A Texas company has invented a family of intelligent USB-connected and PC-programmable power strips.
Called PwrUSB, the smart power strips resemble unusually fat four-way mains extension cables, but at heart are general purpose versions of industrial controllers.
The simplest strip features relays on every socket, giving each its own default power state. Used with software on the host, the $70 device can intelligently switch devices on or off, both for power saving and as part of a home automation project.
For instance, it can be configured to switch on the printer automatically when an application needs to use it, thus reducing 'vampire power', or to turn off the monitor and speakers when the computer is powered down.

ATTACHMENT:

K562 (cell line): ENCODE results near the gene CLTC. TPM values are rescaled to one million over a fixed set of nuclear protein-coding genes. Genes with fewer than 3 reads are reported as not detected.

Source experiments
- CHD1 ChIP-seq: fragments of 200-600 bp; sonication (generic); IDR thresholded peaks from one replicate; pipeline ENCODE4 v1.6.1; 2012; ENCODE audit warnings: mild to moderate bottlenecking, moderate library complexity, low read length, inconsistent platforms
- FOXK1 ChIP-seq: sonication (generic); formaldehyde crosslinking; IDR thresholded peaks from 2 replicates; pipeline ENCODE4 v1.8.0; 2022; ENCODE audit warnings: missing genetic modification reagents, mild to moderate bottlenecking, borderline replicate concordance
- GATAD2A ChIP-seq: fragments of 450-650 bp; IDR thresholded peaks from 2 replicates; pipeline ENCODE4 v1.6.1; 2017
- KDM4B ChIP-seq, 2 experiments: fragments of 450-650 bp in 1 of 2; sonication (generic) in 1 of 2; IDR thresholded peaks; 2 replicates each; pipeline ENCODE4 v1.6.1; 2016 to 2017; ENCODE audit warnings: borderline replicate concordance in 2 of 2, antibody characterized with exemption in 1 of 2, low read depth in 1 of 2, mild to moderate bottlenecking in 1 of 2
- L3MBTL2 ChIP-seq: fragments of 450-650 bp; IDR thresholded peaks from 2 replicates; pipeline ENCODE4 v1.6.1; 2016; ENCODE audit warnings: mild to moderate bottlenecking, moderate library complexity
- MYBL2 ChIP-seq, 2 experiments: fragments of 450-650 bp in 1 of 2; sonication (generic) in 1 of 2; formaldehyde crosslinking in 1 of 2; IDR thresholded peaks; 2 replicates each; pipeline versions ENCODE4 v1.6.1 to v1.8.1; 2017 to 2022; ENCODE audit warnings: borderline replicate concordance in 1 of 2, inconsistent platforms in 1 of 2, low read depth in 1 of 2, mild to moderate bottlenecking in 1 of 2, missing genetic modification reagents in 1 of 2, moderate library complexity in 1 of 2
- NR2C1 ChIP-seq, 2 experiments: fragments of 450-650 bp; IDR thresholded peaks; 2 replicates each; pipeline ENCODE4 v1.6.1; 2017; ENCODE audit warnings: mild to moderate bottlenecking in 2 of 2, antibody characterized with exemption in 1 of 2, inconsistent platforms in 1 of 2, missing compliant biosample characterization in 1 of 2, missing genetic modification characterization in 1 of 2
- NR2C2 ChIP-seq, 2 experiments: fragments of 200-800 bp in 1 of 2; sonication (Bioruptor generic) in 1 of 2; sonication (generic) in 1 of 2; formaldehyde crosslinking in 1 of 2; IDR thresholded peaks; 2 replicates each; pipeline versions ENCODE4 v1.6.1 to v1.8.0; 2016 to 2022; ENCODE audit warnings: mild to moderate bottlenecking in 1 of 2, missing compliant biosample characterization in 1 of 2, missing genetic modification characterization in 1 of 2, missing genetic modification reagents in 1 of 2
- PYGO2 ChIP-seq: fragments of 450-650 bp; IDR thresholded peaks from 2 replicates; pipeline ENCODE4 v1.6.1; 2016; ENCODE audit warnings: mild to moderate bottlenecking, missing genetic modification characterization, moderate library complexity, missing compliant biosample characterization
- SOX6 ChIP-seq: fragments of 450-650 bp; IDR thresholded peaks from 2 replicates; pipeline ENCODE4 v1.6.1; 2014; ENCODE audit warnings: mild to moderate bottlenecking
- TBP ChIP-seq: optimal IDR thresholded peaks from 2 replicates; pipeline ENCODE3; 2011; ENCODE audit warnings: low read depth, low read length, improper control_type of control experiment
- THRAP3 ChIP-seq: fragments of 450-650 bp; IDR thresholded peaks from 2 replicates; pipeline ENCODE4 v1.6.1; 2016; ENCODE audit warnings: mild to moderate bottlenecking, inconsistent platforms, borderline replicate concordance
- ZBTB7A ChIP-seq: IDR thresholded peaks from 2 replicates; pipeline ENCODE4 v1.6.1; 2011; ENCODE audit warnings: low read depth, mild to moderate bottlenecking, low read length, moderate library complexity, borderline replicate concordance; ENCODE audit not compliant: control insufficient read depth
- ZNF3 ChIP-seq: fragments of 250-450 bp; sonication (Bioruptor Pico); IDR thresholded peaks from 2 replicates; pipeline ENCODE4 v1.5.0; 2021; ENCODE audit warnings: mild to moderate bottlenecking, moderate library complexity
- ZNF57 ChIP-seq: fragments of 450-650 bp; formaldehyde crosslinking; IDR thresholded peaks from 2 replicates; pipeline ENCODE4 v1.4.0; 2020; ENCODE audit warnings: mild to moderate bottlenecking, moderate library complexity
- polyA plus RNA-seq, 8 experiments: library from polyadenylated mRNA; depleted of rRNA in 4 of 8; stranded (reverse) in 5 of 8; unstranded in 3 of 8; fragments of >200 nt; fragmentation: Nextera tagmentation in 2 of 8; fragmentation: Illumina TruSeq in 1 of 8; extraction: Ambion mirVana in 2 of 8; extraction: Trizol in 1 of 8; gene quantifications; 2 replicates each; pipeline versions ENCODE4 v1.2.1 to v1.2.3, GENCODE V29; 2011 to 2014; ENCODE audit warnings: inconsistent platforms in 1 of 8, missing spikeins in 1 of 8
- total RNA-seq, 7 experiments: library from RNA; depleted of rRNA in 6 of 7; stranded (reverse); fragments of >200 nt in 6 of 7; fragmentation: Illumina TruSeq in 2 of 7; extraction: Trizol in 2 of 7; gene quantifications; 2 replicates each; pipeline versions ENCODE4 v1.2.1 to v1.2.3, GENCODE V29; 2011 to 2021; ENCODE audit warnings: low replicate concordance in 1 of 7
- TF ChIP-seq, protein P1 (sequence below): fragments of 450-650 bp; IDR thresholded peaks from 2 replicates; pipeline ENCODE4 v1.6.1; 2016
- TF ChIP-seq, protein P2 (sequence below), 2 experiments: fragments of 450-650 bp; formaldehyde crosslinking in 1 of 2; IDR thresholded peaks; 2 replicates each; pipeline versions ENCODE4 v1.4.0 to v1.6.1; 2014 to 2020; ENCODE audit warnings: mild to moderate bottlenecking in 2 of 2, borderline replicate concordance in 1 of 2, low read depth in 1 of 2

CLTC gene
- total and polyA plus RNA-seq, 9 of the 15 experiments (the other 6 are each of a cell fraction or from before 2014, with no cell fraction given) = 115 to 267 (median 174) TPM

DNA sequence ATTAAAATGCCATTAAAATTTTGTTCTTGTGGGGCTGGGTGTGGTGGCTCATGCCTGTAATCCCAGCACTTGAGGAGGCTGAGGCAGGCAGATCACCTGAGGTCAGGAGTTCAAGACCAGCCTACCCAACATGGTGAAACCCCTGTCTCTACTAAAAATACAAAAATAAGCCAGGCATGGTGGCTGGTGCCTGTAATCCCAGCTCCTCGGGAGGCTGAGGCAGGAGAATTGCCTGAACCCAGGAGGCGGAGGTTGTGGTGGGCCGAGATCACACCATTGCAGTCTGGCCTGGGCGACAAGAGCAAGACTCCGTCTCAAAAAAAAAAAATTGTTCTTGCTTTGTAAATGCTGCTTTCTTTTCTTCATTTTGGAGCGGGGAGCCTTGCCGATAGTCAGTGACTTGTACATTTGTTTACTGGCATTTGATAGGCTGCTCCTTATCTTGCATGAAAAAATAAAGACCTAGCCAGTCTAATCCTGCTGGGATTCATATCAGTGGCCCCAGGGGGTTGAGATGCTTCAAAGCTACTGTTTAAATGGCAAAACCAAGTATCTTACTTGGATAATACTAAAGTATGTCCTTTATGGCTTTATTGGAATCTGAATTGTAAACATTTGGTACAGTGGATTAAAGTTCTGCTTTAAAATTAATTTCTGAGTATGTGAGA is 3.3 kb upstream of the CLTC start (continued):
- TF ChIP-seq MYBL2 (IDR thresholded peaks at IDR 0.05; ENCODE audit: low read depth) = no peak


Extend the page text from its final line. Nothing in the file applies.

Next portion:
Other versions add more features. One is programmable for on/off times, for instance, while another reports power consumption and a third watches for a "heartbeat" from an attached computer, router, etc. If none is seen, it assumes the device has died or locked up and automatically hard-reboots it.
PowerUSB, the eponymous company behind PwrUSB, offers its control software in Linux, Mac and Windows. The main drawback is that, for the moment at least, PwrUSB is only available with US sockets. They are specified for 100-250v though, and PowerUSB said they will work elsewhere, given a supply of plug adapters.